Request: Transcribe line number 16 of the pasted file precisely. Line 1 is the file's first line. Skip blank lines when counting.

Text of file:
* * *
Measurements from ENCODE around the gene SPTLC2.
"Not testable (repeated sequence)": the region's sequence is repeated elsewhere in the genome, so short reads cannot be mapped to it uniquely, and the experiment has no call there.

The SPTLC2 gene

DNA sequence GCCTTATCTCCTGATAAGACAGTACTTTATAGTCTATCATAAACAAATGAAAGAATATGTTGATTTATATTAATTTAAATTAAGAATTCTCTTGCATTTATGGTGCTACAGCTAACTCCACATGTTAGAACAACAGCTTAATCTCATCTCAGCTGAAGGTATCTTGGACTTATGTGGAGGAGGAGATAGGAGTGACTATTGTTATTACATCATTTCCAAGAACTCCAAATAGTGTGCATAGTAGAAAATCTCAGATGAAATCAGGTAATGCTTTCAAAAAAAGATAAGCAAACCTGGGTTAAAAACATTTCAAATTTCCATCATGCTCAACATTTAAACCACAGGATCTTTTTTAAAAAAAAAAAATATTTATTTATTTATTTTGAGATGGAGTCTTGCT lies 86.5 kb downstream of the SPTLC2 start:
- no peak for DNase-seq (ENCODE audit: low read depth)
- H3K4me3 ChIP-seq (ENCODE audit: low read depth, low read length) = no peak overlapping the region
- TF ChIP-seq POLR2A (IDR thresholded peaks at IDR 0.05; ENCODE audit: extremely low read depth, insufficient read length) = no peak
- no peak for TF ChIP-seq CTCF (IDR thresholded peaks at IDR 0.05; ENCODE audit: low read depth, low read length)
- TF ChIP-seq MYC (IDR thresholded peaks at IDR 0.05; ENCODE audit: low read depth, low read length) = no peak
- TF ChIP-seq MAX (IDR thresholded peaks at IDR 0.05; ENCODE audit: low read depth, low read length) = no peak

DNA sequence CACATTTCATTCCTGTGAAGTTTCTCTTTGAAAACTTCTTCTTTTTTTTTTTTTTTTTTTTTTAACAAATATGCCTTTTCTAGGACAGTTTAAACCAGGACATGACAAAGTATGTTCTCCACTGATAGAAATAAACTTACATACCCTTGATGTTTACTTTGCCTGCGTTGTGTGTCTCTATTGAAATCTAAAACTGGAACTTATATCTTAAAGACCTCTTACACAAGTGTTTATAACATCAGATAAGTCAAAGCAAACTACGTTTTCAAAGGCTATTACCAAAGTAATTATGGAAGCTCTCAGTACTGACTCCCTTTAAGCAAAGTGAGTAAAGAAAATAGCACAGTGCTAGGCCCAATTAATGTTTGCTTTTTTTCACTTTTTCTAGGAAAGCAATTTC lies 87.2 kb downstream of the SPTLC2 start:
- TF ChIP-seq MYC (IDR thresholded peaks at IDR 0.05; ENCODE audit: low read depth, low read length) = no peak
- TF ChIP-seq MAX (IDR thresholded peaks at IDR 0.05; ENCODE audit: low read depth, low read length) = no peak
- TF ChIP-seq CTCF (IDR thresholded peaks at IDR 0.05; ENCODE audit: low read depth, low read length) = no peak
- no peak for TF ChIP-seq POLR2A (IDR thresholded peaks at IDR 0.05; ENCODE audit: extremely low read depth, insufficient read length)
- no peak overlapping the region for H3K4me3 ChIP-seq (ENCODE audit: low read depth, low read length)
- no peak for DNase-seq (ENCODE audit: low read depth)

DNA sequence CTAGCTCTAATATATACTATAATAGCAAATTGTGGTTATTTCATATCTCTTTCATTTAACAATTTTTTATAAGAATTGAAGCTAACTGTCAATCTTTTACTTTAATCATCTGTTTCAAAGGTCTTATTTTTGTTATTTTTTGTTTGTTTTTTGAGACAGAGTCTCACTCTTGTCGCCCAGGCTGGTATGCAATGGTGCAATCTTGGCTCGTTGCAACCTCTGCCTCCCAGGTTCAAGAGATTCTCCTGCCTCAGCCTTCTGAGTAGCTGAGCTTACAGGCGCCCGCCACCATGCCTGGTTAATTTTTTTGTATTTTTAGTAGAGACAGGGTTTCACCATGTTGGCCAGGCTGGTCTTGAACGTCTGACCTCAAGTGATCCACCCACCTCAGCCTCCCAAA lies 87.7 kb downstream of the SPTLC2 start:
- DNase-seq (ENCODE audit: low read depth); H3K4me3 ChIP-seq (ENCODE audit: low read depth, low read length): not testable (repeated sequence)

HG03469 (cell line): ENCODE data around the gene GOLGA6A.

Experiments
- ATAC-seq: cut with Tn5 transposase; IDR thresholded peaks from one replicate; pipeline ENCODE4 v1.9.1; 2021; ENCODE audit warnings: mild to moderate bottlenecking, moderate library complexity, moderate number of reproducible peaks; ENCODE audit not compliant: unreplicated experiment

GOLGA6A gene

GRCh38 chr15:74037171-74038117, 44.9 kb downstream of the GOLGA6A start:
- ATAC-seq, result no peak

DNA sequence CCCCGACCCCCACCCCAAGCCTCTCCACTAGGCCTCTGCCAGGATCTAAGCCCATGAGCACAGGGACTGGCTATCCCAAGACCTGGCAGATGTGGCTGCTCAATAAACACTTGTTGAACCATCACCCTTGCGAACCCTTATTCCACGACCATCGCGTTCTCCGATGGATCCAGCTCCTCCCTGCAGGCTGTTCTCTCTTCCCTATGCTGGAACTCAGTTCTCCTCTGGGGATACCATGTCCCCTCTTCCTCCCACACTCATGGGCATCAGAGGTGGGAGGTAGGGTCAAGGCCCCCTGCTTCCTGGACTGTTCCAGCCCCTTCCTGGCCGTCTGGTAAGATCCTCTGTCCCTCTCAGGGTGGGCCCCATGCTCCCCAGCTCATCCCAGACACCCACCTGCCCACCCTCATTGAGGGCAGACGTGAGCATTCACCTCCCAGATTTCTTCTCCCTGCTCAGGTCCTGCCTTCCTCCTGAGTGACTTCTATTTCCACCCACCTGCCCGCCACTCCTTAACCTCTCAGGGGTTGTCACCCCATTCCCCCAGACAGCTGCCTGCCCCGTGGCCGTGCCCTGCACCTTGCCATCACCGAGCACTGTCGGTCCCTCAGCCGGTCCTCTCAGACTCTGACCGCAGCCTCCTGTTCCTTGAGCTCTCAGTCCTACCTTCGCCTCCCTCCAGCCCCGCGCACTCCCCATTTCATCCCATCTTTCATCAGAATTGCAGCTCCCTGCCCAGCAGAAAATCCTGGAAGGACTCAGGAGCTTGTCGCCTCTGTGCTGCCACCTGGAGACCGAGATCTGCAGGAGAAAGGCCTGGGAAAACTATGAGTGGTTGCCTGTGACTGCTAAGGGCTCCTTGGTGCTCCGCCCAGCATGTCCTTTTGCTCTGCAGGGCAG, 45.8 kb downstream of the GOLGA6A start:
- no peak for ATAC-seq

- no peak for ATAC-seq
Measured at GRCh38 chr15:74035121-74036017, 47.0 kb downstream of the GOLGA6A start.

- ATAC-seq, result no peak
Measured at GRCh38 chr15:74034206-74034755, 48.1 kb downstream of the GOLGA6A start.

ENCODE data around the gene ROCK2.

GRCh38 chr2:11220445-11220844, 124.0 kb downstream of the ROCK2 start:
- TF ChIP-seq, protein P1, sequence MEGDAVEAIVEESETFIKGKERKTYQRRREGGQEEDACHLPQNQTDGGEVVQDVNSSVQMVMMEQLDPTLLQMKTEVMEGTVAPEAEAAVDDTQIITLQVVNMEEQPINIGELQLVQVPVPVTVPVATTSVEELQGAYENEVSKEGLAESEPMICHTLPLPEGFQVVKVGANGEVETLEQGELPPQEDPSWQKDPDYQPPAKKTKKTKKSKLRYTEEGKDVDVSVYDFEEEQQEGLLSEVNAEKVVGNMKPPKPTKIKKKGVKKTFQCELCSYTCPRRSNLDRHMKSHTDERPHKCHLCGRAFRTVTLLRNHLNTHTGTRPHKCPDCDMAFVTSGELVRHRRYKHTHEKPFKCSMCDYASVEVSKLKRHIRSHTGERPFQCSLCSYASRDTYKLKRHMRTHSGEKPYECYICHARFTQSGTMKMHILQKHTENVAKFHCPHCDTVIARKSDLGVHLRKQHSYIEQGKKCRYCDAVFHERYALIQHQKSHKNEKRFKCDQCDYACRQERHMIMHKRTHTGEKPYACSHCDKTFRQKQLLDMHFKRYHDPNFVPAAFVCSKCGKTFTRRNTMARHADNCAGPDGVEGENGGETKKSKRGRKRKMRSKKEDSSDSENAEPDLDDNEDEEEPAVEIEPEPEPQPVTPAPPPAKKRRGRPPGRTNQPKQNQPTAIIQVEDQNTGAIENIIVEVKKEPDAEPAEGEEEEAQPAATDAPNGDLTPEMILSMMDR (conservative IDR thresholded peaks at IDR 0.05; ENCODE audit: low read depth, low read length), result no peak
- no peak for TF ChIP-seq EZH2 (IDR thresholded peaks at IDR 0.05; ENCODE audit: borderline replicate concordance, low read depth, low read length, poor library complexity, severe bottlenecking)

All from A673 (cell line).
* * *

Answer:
- no peak overlapping the region for H3K4me3 ChIP-seq (ENCODE audit: low read depth, low read length)